Oops! Forgot the intervening weekend, so will add this now & mail it all on Monday. Yesterday I took a local bus up to Lautoka arriving just in the right time to board a boat (package cruise) bound for Tai—a tiny island in the lagoon. It was a swell trip in every detail: reasonable price (about $6 which included food, drinks, and everything else); a stupendously beautiful day; a small cosmopolitan group (one Swiss, 2 Japanese girls, one Aussie, a Kiwi couple; one dour frenchman and myself). The Captain was British, his engineer a young dutch fellow, and the 1st and 2nd mates Fijian. Two Fijian hostesses completed the group. We arrived at the island about 11:30, and of course swimming was first on the list. I tried some snorkeling, but with little success: my lack of adipose tissue makes me sink like a stone even in salt-water, and the snorkel was not quite long enough to overcome this problem. The island, perhaps 400 feet in diameter, had an interesting rocky shore to windward, but a colorful coral-sand beach on the leeward side. After swimming, eventually an excellent feast was got up and eagerly devoured by all. A while later we clambered into a small out-board glass-bottom boat for a look at the coral just off the island’s shore, and this was one of the best parts of the trip for me. It is really amazing what goes on under the water’s surface, The most commonly seen fish was tiny (~2″) one of brilliant blue hue, though the brightly colored parrot-fish and others were also around. Sea-slugs about 2-ft long; sea-urchins with 12′ spines; colorful star-fishes, and so forth ad infinitum: truly amazing & beautiful beyond description. The rest of the afternoon was more swimming, shell hunting, dancing or whatever, and departure was 4:30, arrival at Lautoka at 6. Very, very nice trip, and except for being a light pink color all over today, one I shall not soon forget!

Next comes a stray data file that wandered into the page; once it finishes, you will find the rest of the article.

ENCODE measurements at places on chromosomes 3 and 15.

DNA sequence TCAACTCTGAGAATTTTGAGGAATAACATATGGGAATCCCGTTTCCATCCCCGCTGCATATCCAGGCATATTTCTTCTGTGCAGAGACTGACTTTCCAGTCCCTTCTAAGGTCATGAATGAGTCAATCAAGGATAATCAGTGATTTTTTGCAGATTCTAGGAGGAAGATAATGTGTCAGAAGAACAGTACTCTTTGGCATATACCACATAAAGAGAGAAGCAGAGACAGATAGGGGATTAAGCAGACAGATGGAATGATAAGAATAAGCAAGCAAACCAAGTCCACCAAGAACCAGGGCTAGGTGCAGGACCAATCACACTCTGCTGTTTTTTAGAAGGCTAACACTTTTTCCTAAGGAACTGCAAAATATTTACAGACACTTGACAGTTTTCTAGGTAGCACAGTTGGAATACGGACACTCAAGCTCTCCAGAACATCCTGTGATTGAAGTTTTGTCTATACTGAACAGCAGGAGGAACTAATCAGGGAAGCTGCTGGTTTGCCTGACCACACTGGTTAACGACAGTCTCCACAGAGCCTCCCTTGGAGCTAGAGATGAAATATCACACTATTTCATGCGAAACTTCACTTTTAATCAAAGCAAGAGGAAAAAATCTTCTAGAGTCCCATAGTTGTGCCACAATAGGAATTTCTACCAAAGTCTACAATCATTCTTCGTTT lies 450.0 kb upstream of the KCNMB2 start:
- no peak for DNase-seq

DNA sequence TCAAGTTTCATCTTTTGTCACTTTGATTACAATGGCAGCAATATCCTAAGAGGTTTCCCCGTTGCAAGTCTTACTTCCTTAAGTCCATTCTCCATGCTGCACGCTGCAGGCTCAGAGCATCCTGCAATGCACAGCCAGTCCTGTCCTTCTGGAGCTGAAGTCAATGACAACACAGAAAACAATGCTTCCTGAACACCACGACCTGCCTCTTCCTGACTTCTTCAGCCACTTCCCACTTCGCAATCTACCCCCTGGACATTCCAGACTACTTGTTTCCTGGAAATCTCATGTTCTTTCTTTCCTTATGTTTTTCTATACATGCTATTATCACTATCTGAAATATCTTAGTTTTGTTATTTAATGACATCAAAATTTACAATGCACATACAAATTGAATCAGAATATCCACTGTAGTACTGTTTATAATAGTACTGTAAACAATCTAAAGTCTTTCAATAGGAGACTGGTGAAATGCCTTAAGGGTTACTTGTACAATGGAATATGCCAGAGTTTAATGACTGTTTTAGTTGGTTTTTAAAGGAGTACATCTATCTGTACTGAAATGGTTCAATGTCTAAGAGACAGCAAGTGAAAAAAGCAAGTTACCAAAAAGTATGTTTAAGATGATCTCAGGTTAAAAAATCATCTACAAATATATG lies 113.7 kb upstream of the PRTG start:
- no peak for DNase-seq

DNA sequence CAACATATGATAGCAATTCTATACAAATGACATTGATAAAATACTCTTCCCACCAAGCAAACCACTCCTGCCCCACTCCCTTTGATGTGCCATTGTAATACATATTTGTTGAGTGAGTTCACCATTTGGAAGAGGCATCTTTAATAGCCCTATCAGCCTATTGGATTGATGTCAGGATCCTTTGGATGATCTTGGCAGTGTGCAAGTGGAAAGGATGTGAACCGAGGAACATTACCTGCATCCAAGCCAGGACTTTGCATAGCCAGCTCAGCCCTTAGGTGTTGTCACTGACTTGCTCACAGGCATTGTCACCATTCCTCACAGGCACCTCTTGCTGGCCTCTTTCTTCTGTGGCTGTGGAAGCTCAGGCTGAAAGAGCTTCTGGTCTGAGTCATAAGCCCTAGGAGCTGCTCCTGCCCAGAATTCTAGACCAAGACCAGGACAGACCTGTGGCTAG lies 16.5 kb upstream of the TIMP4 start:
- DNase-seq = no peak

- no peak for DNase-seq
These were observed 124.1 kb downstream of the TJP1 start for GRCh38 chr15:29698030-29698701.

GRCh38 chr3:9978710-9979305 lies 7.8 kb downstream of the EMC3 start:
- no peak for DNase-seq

On boat to Tai

The Fijian deck-hands were very handsome!

 Approaching Tai island

Lovely weather, calm sea, tiny island

Our boat to Tai is ready

About to board the glass-bottom boat

Group photo on boat to Tai

Deck hand shmoozing the girls: damn!

Returning to Fiji mainland

The Fiji mainland seen from our boat


Returning to Lautoka from Tai island

Fiji Mainland

Nearly back to Lautoka

Sugar train pufferbelly

Regrettably, not in use the day I was there

Fiji is one of only two countries (Australia is the other) where I was propositioned by a female. Even that is not accurate: I was propositioned by the girl’s father, who wanted me to marry her so I could take her away to america. Dad was a taxi-driver; I hired him one day to give me a tour of the island. He drove well, and of course knew the roads. The rugged scenery reminded me of some of my favorite haunts in California. Needless to say, there was a lot of talk between us, in the course of which he made it clear I could have my choice of any of his daughters! He even took me to his modest house to meet the family. I would have gladly married any of his sons (there were eight children, as I recall), but the girls were uniformly homely. Besides, I’m not queer for girls—never was, never will be! On the tour to Tai island, there was one other person not mentioned in my letter: a Japanese fellow, very handsome, but very shy. I learned eventually that he was on assignment: he worked for a tour agency, and his job was to go all over the world, take in local events and “report back”. I thought this  might be a career I could be interested in, given my penchant for travel. However, I never followed that lead. I’d have followed him to the ends of the earth if he’d wanted it: but he didn’t!

Having decided to avoid Tahiti, I went next to Tonga.



Written by Editor

March 1st, 2010 at 7:55 am

Posted in Fiji